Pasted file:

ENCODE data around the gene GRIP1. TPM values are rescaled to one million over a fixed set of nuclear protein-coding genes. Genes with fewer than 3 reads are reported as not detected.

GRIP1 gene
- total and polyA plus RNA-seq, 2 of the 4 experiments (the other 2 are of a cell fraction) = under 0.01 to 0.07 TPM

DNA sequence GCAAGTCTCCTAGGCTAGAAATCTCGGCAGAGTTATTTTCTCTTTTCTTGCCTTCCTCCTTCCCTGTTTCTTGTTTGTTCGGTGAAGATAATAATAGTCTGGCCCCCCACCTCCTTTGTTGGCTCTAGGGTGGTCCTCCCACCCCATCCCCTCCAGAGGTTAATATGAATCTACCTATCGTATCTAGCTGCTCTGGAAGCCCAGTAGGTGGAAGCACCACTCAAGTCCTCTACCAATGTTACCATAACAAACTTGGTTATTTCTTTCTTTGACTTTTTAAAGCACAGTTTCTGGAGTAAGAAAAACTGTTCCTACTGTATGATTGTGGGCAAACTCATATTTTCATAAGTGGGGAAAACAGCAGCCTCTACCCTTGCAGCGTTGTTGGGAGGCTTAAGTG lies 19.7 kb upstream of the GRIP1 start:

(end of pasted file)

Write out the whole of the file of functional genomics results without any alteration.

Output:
ENCODE data around the gene GRIP1. TPM values are rescaled to one million over a fixed set of nuclear protein-coding genes. Genes with fewer than 3 reads are reported as not detected.

GRIP1 gene
- total and polyA plus RNA-seq, 2 of the 4 experiments (the other 2 are of a cell fraction) = under 0.01 to 0.07 TPM

DNA sequence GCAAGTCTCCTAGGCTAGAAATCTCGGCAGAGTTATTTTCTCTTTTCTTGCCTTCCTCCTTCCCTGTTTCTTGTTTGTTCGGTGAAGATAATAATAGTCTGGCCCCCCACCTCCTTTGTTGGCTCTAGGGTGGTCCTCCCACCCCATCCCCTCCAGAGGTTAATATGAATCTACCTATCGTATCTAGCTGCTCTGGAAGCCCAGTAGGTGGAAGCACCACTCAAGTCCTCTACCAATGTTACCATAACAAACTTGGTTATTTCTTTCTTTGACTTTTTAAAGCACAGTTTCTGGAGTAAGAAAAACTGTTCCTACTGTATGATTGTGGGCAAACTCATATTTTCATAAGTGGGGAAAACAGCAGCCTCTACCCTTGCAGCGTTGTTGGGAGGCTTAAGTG lies 19.7 kb upstream of the GRIP1 start: